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October 06, 2017 Article 5 min read
With a graying population living longer, healthier lives, many individuals and government programs will run low on retirement funds. It's a societal problem that will inevitably drive change in our approach to retirement benefits. Read more at American City Business Journals.

grandmother, mother and child walk together on the beachIn the coming decade, retirement benefits for the average American will change. Simple math dictates it: More than 9,000 Americans reach the retirement age of 65 every day, and they will need more money in retirement because people are living longer, healthier lives.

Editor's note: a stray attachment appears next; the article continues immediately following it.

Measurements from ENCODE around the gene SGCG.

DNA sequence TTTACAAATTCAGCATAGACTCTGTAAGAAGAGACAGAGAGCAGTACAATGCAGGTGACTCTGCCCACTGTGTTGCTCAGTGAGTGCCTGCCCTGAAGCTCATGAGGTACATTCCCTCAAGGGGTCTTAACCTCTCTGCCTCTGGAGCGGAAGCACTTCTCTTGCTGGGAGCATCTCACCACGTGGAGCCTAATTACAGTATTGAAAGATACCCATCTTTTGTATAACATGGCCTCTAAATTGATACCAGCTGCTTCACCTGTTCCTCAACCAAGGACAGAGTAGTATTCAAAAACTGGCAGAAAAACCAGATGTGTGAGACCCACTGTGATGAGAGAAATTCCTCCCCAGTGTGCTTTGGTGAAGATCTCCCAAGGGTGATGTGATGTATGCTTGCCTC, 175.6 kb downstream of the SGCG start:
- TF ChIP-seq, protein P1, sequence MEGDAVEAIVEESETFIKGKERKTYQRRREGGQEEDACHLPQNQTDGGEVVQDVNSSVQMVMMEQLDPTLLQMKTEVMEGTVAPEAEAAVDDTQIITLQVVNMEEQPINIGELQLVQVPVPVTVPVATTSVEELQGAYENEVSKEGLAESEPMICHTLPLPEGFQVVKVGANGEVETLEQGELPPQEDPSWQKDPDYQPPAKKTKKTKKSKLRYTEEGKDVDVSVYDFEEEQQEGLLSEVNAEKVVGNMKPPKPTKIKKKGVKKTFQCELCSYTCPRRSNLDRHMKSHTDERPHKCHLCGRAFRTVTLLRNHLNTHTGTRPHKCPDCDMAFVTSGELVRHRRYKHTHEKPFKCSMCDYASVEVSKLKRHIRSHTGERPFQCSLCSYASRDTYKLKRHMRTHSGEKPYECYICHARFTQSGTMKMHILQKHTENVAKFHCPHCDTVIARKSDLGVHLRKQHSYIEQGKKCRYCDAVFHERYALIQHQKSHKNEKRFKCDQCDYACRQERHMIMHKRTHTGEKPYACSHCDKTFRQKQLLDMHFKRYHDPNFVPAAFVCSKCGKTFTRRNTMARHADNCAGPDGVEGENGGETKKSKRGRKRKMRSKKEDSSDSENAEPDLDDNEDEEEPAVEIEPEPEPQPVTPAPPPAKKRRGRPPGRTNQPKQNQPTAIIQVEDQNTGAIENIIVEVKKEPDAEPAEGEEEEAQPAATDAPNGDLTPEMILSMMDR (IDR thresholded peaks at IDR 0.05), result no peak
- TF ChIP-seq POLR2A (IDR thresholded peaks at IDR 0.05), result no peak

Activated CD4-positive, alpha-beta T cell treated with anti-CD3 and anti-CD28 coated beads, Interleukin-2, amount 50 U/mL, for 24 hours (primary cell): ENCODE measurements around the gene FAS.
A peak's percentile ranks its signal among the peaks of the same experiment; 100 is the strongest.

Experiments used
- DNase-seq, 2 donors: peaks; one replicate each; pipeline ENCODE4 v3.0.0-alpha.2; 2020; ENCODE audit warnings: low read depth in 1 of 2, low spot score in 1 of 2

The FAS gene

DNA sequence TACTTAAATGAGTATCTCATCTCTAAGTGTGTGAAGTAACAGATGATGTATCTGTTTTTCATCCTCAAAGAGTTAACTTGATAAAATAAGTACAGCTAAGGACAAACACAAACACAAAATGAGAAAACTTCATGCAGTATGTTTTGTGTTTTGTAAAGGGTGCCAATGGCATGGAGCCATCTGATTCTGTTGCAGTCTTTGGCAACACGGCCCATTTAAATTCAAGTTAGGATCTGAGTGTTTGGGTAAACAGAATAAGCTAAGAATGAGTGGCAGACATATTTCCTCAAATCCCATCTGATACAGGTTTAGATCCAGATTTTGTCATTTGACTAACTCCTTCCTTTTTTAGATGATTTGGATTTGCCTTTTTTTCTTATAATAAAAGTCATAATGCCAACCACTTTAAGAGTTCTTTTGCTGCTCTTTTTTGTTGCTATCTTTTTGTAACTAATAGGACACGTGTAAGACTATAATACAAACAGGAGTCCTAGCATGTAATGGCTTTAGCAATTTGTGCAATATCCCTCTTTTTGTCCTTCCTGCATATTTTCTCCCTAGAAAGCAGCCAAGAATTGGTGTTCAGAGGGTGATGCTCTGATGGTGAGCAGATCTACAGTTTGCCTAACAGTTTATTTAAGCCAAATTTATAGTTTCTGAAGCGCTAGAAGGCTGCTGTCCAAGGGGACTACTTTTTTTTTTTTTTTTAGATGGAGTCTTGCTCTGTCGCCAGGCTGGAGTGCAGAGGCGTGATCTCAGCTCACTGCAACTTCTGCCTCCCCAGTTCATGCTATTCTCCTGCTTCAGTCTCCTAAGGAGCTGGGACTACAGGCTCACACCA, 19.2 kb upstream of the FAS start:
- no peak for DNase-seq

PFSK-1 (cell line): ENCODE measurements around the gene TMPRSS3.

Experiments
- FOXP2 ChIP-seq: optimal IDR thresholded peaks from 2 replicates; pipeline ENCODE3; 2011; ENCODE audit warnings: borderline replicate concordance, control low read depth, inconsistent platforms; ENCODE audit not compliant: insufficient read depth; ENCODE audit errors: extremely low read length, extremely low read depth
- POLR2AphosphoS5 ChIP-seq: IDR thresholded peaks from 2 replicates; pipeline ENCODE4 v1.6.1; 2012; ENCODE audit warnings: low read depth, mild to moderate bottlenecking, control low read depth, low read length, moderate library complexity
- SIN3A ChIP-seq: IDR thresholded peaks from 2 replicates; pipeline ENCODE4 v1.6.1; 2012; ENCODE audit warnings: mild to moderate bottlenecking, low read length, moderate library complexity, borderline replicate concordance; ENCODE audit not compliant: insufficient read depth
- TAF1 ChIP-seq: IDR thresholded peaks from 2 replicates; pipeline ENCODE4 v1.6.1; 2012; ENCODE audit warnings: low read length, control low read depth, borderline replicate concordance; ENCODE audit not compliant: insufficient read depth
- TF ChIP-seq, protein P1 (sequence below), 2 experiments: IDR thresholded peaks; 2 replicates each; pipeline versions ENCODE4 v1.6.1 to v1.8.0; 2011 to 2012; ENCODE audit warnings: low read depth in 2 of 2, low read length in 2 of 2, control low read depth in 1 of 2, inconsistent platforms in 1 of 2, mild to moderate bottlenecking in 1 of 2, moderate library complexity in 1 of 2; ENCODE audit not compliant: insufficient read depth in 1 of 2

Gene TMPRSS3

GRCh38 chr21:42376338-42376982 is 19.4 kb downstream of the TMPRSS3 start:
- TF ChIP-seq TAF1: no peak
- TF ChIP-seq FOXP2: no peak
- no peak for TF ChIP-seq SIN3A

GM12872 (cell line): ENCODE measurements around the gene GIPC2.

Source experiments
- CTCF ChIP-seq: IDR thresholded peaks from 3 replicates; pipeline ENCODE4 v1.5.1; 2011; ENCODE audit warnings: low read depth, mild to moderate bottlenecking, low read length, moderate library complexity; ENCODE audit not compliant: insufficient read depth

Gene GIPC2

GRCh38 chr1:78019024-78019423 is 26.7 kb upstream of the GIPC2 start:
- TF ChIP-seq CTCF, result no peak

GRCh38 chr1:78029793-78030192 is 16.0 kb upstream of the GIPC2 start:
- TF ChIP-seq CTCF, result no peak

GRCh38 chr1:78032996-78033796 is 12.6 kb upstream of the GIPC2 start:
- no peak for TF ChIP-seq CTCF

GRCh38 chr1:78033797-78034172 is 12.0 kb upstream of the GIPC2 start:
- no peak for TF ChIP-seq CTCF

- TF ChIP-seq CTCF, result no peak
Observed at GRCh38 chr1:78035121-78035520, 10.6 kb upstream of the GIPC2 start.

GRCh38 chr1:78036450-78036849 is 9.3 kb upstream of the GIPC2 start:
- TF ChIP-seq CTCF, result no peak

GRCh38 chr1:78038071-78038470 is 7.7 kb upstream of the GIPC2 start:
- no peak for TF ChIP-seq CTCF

One number sums up the nature of the challenge facing the aging Americans and our government in Washington. According to the Urban Institute, in 2010, there were 0.25 adults age 65 and older for every adult aged 25 to 65. That ratio will almost double to 0.48 by 2060.

Read more at American City Business Journals.